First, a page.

by Terry Rogers
One of the services offered by Delaware Hospice is help during someone’s final days of life, in many cases, allowing them to remain at home where they are more comfortable. As someone nears the end of days, the hospice team’s focus shifts from managing an illness to helping family members navigate what can be a traumatic and grief-laden event, helping the family enjoy the final moments with a loved one.
“Understanding what hospice does is critical when a loved one is dying,” Emily Petito, Delaware Hospice Nurse Practitioner, said. “The statistics show that many patients do not utilize hospice services until their last days of life, even though they are eligible for services much sooner. Early access to hospice can improve symptom management and alleviate patient suffering. We know that this is of utmost important to family members caring for loved ones at the end of life. One of the most important things hospice and to help prepare a caregiver for end of life care is to provide education on what symptoms they can expect and how to best manage them. This preparation helps the caregiver to feel equipped to help provide their loved one with the best care possible during this very difficult and uncertain time.”
During the last days of life, certain physical processes occur that often frighten and confuse those who are helping care for them. The patient may begin constantly moving around in their bed, making noises in their throat or experiencing long pauses in breathing. Even though these symptoms may not cause discomfort to the patient, they can be distressing to family members who are tending to them. This can interfere with the family’s ability to enjoy those precious last minutes.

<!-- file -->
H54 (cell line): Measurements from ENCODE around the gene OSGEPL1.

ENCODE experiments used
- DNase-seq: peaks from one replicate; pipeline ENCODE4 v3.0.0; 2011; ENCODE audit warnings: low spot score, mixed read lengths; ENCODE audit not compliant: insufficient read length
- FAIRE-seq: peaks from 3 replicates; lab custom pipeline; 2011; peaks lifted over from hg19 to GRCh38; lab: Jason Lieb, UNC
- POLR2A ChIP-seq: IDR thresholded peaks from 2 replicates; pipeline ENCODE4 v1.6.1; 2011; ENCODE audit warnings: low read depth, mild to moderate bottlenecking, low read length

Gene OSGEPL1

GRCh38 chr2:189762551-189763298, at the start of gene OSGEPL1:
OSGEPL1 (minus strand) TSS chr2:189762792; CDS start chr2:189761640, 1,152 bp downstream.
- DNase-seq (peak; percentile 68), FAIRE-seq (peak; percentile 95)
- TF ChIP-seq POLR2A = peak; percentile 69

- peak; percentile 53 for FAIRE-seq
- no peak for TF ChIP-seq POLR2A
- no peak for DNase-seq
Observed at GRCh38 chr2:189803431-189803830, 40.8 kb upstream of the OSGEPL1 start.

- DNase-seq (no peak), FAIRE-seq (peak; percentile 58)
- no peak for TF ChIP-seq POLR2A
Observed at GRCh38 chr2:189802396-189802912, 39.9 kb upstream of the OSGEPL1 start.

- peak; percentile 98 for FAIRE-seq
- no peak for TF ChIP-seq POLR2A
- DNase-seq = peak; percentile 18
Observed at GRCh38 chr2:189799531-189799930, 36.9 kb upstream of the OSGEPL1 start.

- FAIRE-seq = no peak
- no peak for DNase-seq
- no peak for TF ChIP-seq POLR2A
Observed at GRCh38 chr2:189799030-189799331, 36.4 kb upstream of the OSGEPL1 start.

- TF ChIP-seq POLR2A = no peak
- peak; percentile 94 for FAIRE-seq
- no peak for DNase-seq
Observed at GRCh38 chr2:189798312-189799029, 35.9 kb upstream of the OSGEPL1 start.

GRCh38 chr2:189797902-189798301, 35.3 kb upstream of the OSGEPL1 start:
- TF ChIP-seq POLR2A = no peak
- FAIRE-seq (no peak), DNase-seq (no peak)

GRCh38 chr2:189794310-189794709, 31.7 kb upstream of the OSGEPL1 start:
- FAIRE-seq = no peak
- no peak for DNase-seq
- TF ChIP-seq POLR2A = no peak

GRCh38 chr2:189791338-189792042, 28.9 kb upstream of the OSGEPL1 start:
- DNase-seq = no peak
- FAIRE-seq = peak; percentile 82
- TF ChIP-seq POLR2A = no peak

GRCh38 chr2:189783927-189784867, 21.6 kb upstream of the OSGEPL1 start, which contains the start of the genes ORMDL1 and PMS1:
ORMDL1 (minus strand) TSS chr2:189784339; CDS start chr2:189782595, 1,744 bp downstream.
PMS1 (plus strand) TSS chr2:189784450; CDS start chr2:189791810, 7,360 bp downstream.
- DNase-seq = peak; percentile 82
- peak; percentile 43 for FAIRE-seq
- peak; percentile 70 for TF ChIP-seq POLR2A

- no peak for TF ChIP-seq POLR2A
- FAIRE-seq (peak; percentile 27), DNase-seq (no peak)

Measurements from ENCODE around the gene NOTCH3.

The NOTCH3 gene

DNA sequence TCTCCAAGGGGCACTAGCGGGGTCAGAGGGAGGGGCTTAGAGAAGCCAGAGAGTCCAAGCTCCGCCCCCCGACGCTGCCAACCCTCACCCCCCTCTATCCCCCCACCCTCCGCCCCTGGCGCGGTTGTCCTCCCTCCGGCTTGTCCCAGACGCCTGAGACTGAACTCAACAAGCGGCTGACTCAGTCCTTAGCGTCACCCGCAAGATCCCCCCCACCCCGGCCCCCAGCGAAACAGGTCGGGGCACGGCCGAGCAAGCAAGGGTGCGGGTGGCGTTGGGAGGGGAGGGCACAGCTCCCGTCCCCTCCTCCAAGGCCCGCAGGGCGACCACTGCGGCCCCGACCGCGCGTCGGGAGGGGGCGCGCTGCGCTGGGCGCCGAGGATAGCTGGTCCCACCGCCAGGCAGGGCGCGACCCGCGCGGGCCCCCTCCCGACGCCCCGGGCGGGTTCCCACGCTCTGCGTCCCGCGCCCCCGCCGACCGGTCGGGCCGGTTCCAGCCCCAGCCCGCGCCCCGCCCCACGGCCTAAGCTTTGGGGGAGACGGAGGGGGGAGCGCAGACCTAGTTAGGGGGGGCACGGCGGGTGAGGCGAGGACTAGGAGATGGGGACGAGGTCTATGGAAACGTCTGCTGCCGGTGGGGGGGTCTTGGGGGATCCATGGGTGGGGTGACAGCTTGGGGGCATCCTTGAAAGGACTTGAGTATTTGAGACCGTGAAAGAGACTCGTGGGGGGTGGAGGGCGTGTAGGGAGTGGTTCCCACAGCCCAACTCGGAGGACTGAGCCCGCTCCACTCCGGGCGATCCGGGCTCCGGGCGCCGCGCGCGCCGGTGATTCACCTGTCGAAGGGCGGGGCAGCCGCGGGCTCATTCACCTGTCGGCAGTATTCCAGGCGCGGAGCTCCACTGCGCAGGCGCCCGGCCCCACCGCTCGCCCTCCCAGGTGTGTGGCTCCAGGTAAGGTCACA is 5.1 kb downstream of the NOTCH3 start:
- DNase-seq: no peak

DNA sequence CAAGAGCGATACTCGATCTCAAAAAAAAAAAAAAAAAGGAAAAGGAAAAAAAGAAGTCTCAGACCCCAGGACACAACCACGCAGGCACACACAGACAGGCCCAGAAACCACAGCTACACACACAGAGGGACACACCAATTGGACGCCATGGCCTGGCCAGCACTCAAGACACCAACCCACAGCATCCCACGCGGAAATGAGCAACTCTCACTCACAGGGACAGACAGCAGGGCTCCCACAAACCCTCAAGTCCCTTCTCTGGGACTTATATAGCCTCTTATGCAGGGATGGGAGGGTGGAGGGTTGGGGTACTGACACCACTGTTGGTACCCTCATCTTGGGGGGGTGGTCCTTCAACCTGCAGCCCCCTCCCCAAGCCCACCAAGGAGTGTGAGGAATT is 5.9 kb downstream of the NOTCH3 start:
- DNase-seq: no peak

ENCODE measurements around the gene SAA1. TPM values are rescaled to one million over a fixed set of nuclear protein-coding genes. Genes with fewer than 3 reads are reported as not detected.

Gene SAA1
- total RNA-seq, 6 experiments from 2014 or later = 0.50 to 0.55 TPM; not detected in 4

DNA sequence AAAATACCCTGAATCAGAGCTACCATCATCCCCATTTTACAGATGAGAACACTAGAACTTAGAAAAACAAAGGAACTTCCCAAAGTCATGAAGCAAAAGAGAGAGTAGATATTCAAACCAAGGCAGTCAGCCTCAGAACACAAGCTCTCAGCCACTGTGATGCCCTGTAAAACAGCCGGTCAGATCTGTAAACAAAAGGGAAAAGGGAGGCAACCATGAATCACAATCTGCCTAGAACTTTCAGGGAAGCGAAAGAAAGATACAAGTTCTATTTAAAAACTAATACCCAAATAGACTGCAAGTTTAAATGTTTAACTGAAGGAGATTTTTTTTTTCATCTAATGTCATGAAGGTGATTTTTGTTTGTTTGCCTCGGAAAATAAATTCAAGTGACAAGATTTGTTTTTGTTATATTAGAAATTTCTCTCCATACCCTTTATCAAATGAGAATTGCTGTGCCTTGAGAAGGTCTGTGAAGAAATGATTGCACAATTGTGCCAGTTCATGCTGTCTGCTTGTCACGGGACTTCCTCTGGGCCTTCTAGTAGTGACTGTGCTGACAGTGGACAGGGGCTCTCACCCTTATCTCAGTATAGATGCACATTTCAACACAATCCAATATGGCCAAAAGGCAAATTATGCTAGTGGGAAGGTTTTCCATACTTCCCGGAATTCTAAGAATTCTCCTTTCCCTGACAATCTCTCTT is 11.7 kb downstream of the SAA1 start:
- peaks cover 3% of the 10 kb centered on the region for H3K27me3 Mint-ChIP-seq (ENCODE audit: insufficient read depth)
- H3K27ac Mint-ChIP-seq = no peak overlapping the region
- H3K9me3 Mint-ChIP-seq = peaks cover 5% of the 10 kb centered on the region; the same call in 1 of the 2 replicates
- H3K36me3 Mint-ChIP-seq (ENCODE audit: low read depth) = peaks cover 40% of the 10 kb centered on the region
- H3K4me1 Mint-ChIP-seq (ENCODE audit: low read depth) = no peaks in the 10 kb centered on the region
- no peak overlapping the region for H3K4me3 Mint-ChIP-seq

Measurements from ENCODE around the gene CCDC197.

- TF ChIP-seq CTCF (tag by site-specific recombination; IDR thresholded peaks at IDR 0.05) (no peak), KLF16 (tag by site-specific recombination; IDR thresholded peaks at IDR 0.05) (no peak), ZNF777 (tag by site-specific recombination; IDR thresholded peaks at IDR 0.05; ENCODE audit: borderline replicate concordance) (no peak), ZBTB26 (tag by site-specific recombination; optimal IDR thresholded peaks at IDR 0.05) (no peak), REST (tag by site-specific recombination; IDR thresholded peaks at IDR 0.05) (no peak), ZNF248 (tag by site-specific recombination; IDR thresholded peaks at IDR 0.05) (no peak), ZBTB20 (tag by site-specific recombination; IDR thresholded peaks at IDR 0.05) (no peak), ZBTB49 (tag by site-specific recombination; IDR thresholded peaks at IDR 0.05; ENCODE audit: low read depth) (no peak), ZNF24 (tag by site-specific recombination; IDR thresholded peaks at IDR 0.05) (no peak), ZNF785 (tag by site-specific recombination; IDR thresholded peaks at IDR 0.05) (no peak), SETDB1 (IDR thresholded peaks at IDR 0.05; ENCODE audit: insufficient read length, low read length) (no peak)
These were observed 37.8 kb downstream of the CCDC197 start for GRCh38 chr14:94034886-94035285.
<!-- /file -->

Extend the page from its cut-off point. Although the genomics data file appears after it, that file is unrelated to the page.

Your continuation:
One of the things a hospice nurse does is to assure that the patient is comfortable and adjust medication to manage some of these symptoms. A certified nursing assistant or volunteer also assists with small tasks like picking up medication or cleaning the patient to lighten the caregiver role for the family. A hospice nurse also calls or visits the family daily while other team members make regular visits as a way to support the family as well.
“As symptoms change, the staff shows the family how to handle different situation and how to make their loved one comfortable,” Petito said. “The patient’s hospice nurse, the chaplain and others on the team provide ongoing emotional support as they accompany the family on this final journey, helping them arrive at the other side as best they can.”
When the patient passes, a hospice nurse comes to the location to make a final pronouncement of death, completes forms for a death certificate and coordinates any other details that the family requests. This may include contacting the funeral home, bathing the patient and sitting with the family, just listening and offering support until the funeral home arrives. If there is medical equipment in the home, hospice also coordinates the removal as medical equipment left behind can be upsetting to the family.
Bereavement support is another service offered to families after someone passes. The family is connected to counselors who offer support over the next year in a variety of formats. Families may take advantage of bereavement groups or individual counseling to help them through the difficult process. Children may be connected with the New Hope program in advance of the death as children often need additional support.
“There is a common misperception that hospice care is all about death,” Petito said. “Ask any of Delaware Hospice’s team members and they will tell you that hospice care is really about life. It is about making the remaining time a family has together the best it can. Our teams consider taking care of a loved one at the end of life an extremely high privilege and they take that responsibility seriously. Their goal is to accompany a family on a journey from illness to passing, from grief to healing, bringing hope to any family they touch.”